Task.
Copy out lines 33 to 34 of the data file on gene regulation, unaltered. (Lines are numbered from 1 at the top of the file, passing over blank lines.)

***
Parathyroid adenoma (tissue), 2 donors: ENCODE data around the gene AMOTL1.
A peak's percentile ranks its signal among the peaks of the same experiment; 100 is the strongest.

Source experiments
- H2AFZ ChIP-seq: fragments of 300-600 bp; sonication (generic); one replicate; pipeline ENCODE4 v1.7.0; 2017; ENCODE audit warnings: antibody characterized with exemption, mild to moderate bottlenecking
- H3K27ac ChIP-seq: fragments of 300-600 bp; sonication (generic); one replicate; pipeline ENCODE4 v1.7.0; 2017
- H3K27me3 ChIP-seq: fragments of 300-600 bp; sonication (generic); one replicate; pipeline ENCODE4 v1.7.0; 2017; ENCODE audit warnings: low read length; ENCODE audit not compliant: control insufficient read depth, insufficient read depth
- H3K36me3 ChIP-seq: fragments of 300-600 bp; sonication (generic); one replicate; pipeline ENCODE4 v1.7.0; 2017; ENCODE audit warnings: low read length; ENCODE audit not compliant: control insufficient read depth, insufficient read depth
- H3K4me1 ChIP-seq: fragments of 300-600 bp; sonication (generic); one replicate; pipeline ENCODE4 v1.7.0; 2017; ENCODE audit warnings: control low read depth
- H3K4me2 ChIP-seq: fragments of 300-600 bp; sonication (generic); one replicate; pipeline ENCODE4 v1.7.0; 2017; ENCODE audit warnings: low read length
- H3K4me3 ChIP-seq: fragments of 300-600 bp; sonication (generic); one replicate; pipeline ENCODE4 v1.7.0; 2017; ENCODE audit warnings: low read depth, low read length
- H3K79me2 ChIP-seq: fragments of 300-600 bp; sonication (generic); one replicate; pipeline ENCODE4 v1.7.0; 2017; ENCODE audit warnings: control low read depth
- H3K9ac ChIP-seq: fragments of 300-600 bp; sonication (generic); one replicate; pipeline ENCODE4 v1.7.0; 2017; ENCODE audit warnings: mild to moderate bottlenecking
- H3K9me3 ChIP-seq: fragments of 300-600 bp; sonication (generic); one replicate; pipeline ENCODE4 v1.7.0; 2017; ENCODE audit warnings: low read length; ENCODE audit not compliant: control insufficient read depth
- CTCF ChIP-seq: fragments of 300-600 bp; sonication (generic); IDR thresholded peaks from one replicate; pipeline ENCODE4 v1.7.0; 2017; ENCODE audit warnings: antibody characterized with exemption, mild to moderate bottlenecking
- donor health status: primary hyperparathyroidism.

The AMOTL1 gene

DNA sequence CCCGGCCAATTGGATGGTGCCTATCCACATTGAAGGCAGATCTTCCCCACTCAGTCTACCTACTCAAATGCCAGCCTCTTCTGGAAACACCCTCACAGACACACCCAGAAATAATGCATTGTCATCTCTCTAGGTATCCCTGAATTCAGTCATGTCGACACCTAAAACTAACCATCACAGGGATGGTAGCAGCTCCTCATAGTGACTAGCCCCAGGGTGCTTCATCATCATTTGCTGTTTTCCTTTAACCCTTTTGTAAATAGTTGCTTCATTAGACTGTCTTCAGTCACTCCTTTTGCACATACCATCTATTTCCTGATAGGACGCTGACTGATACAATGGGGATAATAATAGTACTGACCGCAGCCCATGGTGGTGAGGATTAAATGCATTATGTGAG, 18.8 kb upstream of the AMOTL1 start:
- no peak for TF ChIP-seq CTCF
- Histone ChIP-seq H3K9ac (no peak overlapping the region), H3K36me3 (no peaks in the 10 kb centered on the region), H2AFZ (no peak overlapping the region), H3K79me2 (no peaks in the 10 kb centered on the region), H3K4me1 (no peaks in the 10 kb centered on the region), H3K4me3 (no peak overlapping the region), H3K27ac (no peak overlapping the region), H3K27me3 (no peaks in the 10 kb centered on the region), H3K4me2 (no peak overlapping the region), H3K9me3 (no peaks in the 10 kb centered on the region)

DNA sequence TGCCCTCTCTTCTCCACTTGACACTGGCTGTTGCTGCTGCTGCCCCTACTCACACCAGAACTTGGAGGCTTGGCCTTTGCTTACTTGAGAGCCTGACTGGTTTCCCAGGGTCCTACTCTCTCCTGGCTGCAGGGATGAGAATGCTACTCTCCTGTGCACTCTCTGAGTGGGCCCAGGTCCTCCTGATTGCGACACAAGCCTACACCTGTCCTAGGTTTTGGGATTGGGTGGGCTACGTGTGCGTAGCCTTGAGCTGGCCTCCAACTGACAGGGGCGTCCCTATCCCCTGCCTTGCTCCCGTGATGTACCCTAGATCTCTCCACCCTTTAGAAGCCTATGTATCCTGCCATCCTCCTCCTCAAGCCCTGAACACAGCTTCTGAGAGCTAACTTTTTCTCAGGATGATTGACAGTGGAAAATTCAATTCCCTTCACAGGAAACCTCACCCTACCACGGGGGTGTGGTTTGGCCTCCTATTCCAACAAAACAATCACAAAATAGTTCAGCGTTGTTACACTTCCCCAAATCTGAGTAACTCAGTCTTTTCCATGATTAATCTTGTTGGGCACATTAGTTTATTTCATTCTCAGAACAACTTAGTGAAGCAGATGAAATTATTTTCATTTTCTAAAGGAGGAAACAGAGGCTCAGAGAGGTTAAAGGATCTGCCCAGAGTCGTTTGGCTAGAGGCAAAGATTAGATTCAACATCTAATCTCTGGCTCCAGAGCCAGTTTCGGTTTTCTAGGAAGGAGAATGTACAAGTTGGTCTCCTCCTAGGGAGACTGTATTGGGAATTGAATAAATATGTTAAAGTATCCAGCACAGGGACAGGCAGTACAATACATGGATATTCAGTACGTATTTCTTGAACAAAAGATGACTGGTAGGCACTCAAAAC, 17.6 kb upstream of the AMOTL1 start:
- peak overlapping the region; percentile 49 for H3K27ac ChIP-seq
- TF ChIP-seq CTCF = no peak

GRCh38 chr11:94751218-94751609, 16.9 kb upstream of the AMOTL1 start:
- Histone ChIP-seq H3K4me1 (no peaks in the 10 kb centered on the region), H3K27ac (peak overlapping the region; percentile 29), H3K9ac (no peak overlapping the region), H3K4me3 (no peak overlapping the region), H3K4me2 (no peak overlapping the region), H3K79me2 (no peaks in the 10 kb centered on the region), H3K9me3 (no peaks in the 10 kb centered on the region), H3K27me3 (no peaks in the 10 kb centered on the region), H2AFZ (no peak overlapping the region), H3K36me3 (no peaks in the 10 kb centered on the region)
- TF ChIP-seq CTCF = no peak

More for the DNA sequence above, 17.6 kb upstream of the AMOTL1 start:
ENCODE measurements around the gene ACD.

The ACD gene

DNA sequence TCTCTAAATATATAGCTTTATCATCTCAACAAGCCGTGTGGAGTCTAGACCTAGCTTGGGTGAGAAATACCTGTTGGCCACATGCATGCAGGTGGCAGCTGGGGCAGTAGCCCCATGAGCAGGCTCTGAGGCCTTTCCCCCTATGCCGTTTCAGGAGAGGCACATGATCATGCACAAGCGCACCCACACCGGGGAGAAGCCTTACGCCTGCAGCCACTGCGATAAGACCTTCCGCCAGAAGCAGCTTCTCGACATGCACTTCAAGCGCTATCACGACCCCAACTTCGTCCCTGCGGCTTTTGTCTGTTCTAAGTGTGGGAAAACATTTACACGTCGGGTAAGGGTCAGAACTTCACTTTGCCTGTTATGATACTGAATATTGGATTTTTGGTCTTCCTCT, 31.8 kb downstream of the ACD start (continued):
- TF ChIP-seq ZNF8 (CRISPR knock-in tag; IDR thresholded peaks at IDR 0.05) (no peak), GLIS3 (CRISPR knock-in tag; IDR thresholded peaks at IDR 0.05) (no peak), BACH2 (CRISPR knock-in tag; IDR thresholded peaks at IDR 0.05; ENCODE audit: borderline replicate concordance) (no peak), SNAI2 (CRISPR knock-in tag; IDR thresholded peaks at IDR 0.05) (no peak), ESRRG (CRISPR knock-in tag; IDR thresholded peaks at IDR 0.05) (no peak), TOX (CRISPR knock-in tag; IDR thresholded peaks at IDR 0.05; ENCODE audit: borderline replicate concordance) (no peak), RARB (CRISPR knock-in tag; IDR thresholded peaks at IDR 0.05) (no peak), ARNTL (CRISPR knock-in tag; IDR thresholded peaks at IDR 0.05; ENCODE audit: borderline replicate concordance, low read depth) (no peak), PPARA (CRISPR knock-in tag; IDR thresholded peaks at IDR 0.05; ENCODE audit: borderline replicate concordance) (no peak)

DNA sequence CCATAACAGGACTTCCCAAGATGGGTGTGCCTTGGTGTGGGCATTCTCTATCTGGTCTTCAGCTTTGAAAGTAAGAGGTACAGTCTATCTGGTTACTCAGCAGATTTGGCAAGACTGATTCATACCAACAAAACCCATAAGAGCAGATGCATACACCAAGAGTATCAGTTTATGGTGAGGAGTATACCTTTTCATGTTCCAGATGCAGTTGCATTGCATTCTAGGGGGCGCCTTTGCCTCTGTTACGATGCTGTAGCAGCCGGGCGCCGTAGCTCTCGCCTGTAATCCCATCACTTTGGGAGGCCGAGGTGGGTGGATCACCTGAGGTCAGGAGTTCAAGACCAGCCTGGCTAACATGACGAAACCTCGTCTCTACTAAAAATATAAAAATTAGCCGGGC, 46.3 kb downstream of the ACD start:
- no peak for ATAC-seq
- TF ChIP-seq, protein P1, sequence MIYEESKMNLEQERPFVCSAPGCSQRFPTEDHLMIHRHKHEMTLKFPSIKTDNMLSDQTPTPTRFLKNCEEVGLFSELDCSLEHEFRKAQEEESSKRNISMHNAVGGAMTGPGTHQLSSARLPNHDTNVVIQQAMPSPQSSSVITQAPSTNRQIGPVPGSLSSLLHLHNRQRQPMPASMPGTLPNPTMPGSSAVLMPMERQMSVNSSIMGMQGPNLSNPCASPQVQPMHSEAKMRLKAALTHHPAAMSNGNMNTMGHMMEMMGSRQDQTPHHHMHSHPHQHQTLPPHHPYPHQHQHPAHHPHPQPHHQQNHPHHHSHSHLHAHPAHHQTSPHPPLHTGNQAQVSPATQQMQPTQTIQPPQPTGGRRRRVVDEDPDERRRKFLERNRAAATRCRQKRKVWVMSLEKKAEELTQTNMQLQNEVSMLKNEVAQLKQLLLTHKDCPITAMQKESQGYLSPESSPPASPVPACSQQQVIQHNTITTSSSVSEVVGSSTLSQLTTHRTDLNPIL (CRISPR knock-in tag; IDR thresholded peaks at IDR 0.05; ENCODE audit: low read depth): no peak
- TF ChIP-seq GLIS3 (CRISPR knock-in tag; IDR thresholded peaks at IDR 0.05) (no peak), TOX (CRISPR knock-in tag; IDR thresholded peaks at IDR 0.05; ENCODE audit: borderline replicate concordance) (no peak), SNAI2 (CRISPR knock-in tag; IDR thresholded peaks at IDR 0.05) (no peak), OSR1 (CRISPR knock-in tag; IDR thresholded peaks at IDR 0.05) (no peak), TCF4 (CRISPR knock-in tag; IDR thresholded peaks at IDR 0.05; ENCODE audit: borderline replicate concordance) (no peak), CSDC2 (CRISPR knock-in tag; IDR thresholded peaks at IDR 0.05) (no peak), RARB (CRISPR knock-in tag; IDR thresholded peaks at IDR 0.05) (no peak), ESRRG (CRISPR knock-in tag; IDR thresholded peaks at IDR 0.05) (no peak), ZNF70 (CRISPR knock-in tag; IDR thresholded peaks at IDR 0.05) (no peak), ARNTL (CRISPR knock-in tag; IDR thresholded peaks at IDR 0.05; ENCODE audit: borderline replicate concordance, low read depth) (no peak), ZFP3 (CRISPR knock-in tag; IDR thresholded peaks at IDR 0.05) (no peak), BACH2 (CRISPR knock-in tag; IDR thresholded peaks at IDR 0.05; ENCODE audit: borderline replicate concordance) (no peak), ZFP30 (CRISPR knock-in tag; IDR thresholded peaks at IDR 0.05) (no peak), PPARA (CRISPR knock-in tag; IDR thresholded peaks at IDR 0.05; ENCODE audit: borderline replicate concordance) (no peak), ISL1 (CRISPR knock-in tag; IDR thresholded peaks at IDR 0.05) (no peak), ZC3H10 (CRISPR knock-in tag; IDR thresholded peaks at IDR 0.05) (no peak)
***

- TF ChIP-seq, protein P1, sequence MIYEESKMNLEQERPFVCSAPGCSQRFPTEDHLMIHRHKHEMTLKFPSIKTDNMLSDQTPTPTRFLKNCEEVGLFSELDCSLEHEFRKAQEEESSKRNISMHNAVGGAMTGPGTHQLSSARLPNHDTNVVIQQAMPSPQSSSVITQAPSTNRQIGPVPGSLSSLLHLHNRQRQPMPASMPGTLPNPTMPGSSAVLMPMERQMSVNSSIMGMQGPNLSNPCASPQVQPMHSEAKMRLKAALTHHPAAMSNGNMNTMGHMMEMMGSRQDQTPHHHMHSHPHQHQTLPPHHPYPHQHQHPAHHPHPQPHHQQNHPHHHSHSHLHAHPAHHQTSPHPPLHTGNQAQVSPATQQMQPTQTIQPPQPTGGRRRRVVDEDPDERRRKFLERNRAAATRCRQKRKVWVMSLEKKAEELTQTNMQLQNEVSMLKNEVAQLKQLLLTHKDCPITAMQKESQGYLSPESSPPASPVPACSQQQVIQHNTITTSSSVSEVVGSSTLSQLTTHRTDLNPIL (CRISPR knock-in tag; IDR thresholded peaks at IDR 0.05; ENCODE audit: low read depth): no peak
- TF ChIP-seq GLIS3 (CRISPR knock-in tag; IDR thresholded peaks at IDR 0.05) (no peak), TOX (CRISPR knock-in tag; IDR thresholded peaks at IDR 0.05; ENCODE audit: borderline replicate concordance) (no peak), SNAI2 (CRISPR knock-in tag; IDR thresholded peaks at IDR 0.05) (no peak), OSR1 (CRISPR knock-in tag; IDR thresholded peaks at IDR 0.05) (no peak), TCF4 (CRISPR knock-in tag; IDR thresholded peaks at IDR 0.05; ENCODE audit: borderline replicate concordance) (no peak), CSDC2 (CRISPR knock-in tag; IDR thresholded peaks at IDR 0.05) (no peak), RARB (CRISPR knock-in tag; IDR thresholded peaks at IDR 0.05) (no peak), ESRRG (CRISPR knock-in tag; IDR thresholded peaks at IDR 0.05) (no peak), ZNF70 (CRISPR knock-in tag; IDR thresholded peaks at IDR 0.05) (no peak), ARNTL (CRISPR knock-in tag; IDR thresholded peaks at IDR 0.05; ENCODE audit: borderline replicate concordance, low read depth) (no peak), ZFP3 (CRISPR knock-in tag; IDR thresholded peaks at IDR 0.05) (no peak), BACH2 (CRISPR knock-in tag; IDR thresholded peaks at IDR 0.05; ENCODE audit: borderline replicate concordance) (no peak), ZFP30 (CRISPR knock-in tag; IDR thresholded peaks at IDR 0.05) (no peak), PPARA (CRISPR knock-in tag; IDR thresholded peaks at IDR 0.05; ENCODE audit: borderline replicate concordance) (no peak), ISL1 (CRISPR knock-in tag; IDR thresholded peaks at IDR 0.05) (no peak), ZC3H10 (CRISPR knock-in tag; IDR thresholded peaks at IDR 0.05) (no peak)